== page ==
On Thursday, 23 June over 33.5 million people voted in the EU Referendum, of which 51.9% chose to Leave the bloc.
World markets have rallied in recent days on the hope central bankers will enhance their quantitative easing programmes to aid their respective economies: stocks in Japan edged higher after the country’s ruling coalition’s better-than-expected election results. So too did markets in the UK and US, also buoyed by the possibility the UK interest rate could be cut even further: The Governor of the Bank of England has suggested the rate could be cut to close to zero (most likely now in the next quarter after no change in July), in order to help alleviate economic concerns following the UK’s decision to leave the EU.
Whilst this is good news for mortgage owners, it will not go down well with savers who, since 2009, have received historically low returns on bank deposits. However, the low cost of borrowing may even present businesses an opportunity to generate growth by adding to their project pipeline / reenergizing existing projects.
Economic turmoil always impacts the jobs market: from lower job vacancies to cuts in headcount, the jobs market is always certain to change following any negative shift in confidence amongst businesses. Moreover, in the lead up to the EU referendum, many businesses warned they may relocate staff away from the UK in the event of a Leave vote; some even discussed moving their headquarters away from the City of London to, e.g., Frankfurt or Paris, in order to have a clear presence within the trading bloc.
In addition, the Recruitment and Employment Confederation has recently reported a drop in the number of placements of permanent talent through consultancies – whether that is linked to recent events is too early to call. As a firm, we are currently seeing a slight slow-down in hiring. This could be comfortably attributed to the seasonal “summer slump” as thoughts turn to summer vacation and hiring managers naturally slow down on hiring. That said we would anticipate this year some of the slowdown will inevitably be linked to recent UK political events.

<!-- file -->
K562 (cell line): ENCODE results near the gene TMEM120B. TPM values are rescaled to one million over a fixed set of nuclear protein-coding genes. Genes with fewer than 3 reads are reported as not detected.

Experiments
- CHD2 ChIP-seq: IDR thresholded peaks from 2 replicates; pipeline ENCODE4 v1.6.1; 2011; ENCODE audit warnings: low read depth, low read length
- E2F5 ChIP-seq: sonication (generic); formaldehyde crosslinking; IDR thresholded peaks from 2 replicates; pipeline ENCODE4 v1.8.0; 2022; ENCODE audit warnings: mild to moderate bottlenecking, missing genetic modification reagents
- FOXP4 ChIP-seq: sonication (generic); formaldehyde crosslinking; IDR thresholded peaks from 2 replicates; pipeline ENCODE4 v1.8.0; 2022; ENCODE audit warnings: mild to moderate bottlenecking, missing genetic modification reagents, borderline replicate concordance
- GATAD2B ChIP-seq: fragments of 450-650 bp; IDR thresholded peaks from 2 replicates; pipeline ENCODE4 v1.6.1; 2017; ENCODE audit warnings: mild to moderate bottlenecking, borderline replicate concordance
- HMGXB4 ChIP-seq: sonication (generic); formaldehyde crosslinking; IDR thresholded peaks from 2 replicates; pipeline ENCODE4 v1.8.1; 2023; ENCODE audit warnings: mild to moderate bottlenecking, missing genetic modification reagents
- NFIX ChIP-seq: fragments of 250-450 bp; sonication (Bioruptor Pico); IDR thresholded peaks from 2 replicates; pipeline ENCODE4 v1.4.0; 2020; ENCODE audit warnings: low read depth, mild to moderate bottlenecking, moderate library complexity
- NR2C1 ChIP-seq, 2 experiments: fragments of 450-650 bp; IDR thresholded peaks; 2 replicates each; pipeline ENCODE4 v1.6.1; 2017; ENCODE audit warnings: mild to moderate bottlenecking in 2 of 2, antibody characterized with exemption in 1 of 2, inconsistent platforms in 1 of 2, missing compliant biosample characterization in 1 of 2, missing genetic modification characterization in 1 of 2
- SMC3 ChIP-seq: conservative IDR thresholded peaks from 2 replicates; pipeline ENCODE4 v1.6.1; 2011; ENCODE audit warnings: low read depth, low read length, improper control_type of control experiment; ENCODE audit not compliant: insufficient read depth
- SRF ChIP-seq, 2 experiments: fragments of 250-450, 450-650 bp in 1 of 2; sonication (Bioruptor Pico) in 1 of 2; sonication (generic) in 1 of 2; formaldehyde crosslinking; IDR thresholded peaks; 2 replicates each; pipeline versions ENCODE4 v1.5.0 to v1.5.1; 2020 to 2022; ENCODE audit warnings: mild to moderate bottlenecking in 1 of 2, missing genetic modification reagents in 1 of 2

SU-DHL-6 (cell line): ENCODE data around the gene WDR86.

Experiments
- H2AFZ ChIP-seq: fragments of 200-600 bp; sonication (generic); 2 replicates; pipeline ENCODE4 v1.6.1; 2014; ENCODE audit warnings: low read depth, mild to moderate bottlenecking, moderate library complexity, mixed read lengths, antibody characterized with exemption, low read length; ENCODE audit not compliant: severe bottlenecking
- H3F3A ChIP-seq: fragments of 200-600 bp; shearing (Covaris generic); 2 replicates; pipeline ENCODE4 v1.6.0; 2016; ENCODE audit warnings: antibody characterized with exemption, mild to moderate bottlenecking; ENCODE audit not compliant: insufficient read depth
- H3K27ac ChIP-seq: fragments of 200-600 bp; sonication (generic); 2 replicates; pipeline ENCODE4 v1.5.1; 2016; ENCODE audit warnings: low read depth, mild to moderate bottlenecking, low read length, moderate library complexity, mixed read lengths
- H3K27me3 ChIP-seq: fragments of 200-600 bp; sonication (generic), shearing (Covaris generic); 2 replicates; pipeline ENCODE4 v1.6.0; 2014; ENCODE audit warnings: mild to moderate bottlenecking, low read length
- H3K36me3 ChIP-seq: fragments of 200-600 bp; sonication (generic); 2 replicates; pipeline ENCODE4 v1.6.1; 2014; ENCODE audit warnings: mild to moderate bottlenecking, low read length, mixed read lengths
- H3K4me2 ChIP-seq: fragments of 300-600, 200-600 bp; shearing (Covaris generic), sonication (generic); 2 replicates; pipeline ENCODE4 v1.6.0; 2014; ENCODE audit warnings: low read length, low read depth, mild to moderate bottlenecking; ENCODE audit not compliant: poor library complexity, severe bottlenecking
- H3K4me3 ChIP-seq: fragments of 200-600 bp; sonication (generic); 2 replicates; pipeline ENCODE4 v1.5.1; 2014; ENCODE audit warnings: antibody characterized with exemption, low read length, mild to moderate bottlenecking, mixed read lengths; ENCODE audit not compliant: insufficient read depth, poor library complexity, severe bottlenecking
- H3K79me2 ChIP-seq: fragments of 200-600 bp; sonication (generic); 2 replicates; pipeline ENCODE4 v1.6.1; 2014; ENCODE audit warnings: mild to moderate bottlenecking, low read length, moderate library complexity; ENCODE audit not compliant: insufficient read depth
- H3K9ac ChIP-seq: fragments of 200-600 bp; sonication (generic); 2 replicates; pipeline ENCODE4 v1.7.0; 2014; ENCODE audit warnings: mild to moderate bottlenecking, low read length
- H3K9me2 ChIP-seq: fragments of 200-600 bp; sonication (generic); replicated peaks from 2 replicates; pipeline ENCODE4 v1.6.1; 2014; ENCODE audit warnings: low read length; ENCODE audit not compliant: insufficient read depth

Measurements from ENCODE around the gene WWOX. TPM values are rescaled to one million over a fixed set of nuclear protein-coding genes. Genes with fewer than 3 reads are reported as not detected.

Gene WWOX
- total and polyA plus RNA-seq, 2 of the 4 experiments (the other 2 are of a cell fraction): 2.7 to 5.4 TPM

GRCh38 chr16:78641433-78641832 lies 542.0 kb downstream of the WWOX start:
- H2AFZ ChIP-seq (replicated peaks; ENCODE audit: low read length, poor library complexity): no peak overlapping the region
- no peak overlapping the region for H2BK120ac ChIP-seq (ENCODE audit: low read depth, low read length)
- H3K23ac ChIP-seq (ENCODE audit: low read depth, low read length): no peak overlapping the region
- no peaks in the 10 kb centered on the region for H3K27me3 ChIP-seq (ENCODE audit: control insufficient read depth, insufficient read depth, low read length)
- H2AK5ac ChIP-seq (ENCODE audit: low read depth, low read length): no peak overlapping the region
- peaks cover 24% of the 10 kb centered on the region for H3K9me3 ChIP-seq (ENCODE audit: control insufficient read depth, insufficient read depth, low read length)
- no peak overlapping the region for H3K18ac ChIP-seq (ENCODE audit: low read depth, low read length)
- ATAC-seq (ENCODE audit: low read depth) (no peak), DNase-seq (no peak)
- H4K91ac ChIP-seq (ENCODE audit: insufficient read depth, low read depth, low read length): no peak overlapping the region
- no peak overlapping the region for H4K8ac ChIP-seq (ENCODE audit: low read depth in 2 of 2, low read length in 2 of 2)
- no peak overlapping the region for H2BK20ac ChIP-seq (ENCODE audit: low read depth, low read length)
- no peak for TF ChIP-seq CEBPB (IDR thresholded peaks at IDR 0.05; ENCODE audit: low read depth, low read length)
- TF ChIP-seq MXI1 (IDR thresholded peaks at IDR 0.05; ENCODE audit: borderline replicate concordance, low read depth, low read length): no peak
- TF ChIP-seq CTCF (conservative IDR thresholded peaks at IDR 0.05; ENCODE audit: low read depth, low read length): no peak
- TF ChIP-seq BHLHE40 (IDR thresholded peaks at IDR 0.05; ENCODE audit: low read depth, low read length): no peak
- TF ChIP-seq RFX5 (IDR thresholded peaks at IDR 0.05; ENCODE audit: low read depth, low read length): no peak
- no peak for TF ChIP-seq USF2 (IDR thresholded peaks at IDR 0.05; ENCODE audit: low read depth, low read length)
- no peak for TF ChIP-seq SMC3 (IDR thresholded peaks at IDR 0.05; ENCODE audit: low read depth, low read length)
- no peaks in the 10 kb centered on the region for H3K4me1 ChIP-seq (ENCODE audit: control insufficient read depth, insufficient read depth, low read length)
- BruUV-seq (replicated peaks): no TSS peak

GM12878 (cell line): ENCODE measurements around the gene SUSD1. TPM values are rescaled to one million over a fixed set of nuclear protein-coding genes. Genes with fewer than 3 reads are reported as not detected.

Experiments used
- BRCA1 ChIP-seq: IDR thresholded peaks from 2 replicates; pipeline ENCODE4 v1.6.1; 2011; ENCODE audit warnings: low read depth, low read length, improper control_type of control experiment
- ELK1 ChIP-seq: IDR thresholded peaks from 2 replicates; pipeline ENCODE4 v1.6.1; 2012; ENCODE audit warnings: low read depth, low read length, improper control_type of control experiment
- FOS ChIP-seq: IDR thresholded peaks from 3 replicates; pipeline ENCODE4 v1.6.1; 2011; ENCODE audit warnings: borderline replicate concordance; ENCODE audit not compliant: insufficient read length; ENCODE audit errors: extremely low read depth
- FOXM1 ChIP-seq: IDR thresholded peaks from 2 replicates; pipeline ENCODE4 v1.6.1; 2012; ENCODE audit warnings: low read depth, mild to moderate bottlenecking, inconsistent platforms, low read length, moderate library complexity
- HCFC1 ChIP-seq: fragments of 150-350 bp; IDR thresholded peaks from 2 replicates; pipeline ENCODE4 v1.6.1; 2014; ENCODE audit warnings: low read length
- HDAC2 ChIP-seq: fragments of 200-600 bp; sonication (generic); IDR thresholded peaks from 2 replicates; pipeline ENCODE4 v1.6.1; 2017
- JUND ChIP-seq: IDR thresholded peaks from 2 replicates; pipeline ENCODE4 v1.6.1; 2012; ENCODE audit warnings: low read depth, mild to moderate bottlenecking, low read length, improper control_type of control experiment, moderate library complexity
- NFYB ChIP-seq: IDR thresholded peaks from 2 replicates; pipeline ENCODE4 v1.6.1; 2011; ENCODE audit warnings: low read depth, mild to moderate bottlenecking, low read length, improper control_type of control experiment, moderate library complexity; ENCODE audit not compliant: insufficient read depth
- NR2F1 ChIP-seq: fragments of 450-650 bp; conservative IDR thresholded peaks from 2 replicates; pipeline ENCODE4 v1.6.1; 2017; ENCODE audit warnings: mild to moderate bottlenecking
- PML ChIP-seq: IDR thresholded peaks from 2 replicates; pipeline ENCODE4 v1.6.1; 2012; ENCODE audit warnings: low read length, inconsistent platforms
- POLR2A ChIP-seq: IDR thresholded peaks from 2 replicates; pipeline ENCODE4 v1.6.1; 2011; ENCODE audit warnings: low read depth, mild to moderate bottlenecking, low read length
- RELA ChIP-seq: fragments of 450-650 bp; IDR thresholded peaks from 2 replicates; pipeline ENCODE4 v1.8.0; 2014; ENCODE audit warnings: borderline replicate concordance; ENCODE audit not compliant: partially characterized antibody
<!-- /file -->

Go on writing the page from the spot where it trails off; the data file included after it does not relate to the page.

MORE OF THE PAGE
Following last month’s Leave vote, many questions remain unanswered re: the UK’s relationship with the European Union: does the UK opt to remain within the Single Market, apply for Associate membership, join the European Economic Area, adopt the Canadian or Swiss “model”, or negotiate a fresh, UK “deal” with the EU? All of these questions add to the uncertainty faced by businesses today, and while they remain unanswered, we suspect the need for new permanent hiring will be under closer scrutiny by our clients. However, this may well also present an uptick in contract hiring, given the flexible nature of this resource pool and its ability to respond more quickly to business requirements.
And what of EU nationals in the UK? Should they be worried? – if Brexit implies all EU nationals currently living in the UK must return to their country of origin, many vital services will be greatly impacted, creating a country-wide workforce crisis far too large for any MP to seriously entertain. In short, no. We can’t foresee any realistic future that involves a forced mass migration of a significant portion of Britain’s population and as such, it’s our view that EU nationals who have made homes here should have no reason to fear their future prospects as residents of the UK. Looking further into the future however, changes in immigration policy need to recognise the UK’s dependence on resource both inside and outside the EU.
We must take comfort in the fact that many of the recent changes in the geopolitical landscape are not likely ones that will immediately impact our everyday life. Our relationship with the EU has obviously changed, but until EU negotiations start the UK’s relationship with our European partners and with other nations will remain all the same.
What’s more, one may view this climate as the perfect opportunity to seek new challenges and opportunities: for example, the sheer drop in the value of the pound has been negatively portrayed by the media, since our buying power has been significantly reduced. However, this drop in value creates a wealth of opportunity for exporters to explore foreign markets. The UK tourism industry will likely see a boost; data shows holiday bookings are already increasing in number. Furthermore, the Euro is not the sole currency traded in Europe.
Ultimately, we are still very much deep in the midst of a massive transition period. We’re certainly living in unpredictable times. In the words of Heraclitus, right now – “…the only thing that is constant is change…”